Plum, al­mond and or­ange blos­som crostata with sug­ared thyme

The Sunday Telegraph - Sunday - - Front Page -

Pre­heat the oven to 180C/160C fan/gas 4. Line a bak­ing tray with bak­ing parch­ment and lay the pas­try on top. Chill un­til needed.

Us­ing an elec­tric mixer, beat the but­ter and caster sugar un­til pale, re­serv­ing a ta­ble­spoon of the sugar. Beat in the or­ange zest, or­ange blos­som wa­ter and vanilla, then the whole eggs, one at a time, beat­ing well af­ter each ad­di­tion. Fi­nally, beat in the ground al­monds and corn­flour to com­bine.

Spread the frangi­pane mix­ture over the pas­try, leav­ing a 1cm border all the way around. Fold in the edges to par­tially en­close. Top with the plums, and scat­ter with the de­mer­ara sugar and the pared or­ange zest.

Lightly whisk the egg white and dip the thyme sprigs into it, then coat them in the re­served ta­ble­spoon of caster sugar. Scat­ter over the crostata and bake for 35 min­utes or un­til the pas­try is golden and the plums are soft.

Once cool, dust with ic­ing sugar, if de­sired.

First, make the yeast dough. Crum­ble the yeast into the flour, sugar and a pinch of salt in a mixer bowl with a hook at­tach­ment and mix to­gether (if you are us­ing dried yeast, dis­solve it in the milk be­fore adding to the flour). Add the egg, milk and but­ter and com­bine to form a dough that comes to­gether in a ball. This will take about five to six min­utes on a medium speed. Cover the bowl and chill in the fridge for at least six hours or overnight.

To make the fill­ing, melt the but­ter in a small saucepan over a medi­um­low heat. Re­move from the heat, tip the sugar in and stir to dis­solve. Add the choco­late, co­coa and cin­na­mon and mix to com­bine. Set aside to cool a lit­tle at room tem­per­a­ture (don’t place it in the fridge, as it will set solid).

Place the chilled dough on a lightly floured sur­face and roll into a rec­tan­gle of about 50cm x 30cm. Spread the fill­ing over the dough, reach­ing right to the cor­ners, then sprin­kle with the hazel­nuts. Roll up tightly from one of the longer sides, so you end up with a 50cm log. If the dough has soft­ened too much for you to han­dle it, place on a tray and chill in the fridge for 10 min­utes. But­ter the loaf tin and line the base and long sides with bak­ing parch­ment. Mak­ing sure that there is an over­hang so that you will be able to lift the baked loaf out eas­ily. Use a pas­try cut­ter or sharp knife to cut the log in half along its length to ex­pose the lay­ers. Place the halves with the cut sides fac­ing up­wards. Lift one halved log over the other so that they form a cross at their mid­points, with the fill­ing lay­ers still point­ing up­wards. Con­tinue to twist the strands over each other un­til the dough looks like a lovely twisted plait. Place in the lined bak­ing tin and leave to prove in a warm place un­til the dough is fluffy, soft and dou­bled in size. This will take about one and a half hours in a warm kitchen, or up to two hours if it is chilly. While the dough is prov­ing, make the sugar syrup. Place all the in­gre­di­ents in a small pan and stir to dis­solve the sugar. Bring to the boil, skim off any foam and re­move from the heat. Pre­heat the oven to 220C/200C fan/gas 7. If you want to use an egg wash, brush it over the sur­face now. Bake in the oven for 10 min­utes, then turn the tin around for an even bake and leave for an­other 10 min­utes. Re­duce the heat to 190C/170C fan/ Gas 5 and bake for a fur­ther 10 min­utes.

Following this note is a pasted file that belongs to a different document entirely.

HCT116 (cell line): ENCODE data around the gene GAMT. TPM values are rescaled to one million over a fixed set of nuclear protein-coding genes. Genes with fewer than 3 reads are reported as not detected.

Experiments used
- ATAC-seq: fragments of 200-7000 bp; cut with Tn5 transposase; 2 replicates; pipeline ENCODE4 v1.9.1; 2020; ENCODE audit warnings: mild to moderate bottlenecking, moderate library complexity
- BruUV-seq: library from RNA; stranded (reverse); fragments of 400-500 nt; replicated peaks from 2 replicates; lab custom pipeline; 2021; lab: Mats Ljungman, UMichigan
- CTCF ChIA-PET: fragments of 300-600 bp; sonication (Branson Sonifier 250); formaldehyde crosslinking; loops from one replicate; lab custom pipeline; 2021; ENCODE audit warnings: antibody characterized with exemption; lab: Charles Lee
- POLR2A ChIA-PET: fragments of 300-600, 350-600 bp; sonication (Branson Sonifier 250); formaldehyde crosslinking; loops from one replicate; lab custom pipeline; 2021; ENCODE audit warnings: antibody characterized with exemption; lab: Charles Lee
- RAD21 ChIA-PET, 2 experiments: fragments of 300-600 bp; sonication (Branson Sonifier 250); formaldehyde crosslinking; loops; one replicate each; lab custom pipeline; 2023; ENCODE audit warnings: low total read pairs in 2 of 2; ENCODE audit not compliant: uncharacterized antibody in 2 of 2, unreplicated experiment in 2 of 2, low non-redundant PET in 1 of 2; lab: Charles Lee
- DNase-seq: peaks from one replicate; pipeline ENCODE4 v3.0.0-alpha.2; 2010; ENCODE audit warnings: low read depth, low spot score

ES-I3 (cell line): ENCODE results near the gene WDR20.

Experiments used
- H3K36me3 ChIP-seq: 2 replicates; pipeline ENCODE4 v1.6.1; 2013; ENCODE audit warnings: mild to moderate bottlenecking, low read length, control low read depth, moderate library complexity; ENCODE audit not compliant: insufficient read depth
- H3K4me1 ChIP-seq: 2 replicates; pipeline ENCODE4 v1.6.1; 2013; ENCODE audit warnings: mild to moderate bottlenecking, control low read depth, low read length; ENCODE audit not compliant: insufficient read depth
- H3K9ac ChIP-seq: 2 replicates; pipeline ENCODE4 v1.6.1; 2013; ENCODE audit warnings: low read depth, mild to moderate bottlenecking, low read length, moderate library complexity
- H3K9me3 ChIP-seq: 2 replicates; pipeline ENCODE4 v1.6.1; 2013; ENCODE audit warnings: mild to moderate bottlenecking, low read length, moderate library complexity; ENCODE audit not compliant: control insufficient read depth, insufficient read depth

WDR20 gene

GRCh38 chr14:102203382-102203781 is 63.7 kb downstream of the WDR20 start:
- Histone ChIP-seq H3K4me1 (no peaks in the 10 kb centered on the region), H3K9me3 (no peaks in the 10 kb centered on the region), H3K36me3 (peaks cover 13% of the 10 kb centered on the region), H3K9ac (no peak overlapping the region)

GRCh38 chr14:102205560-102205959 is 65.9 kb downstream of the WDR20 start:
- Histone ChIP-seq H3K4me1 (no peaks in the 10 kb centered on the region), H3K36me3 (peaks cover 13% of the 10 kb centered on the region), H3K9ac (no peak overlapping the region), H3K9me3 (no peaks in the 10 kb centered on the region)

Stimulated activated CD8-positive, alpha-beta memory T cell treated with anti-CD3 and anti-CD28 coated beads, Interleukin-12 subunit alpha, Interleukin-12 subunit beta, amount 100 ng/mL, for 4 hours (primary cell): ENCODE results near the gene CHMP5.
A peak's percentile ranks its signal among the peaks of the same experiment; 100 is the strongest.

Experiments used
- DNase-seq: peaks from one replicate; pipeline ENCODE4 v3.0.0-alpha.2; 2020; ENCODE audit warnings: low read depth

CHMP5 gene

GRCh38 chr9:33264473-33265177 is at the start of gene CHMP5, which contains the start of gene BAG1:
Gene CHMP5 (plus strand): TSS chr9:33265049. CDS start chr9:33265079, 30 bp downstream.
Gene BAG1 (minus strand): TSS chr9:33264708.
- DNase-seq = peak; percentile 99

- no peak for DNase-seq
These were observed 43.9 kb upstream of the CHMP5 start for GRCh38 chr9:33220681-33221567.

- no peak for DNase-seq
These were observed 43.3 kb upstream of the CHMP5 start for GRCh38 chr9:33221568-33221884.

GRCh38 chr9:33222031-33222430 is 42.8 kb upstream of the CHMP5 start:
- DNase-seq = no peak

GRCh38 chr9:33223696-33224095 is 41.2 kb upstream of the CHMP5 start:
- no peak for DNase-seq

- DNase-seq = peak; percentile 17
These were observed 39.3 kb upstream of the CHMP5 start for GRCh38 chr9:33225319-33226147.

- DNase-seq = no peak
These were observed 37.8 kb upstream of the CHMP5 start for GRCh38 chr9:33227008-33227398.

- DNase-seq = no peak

Re­move from the oven and im­me­di­ately pour the sugar syrup all over the hot cake. Let the cake cool in the tin or it will fall apart.

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